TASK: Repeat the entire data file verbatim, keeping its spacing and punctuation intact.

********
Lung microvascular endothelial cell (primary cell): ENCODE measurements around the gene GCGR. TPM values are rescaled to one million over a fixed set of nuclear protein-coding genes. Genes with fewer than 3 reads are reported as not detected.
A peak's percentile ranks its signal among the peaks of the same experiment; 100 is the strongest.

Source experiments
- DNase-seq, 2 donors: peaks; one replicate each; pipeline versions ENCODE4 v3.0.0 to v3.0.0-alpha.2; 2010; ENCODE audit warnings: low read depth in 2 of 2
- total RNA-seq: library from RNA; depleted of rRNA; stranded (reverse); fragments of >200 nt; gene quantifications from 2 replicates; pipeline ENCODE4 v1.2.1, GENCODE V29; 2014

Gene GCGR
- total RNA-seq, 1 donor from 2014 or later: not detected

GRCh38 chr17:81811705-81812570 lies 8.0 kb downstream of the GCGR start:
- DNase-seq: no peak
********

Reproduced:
Lung microvascular endothelial cell (primary cell): ENCODE measurements around the gene GCGR. TPM values are rescaled to one million over a fixed set of nuclear protein-coding genes. Genes with fewer than 3 reads are reported as not detected.
A peak's percentile ranks its signal among the peaks of the same experiment; 100 is the strongest.

Source experiments
- DNase-seq, 2 donors: peaks; one replicate each; pipeline versions ENCODE4 v3.0.0 to v3.0.0-alpha.2; 2010; ENCODE audit warnings: low read depth in 2 of 2
- total RNA-seq: library from RNA; depleted of rRNA; stranded (reverse); fragments of >200 nt; gene quantifications from 2 replicates; pipeline ENCODE4 v1.2.1, GENCODE V29; 2014

Gene GCGR
- total RNA-seq, 1 donor from 2014 or later: not detected

GRCh38 chr17:81811705-81812570 lies 8.0 kb downstream of the GCGR start:
- DNase-seq: no peak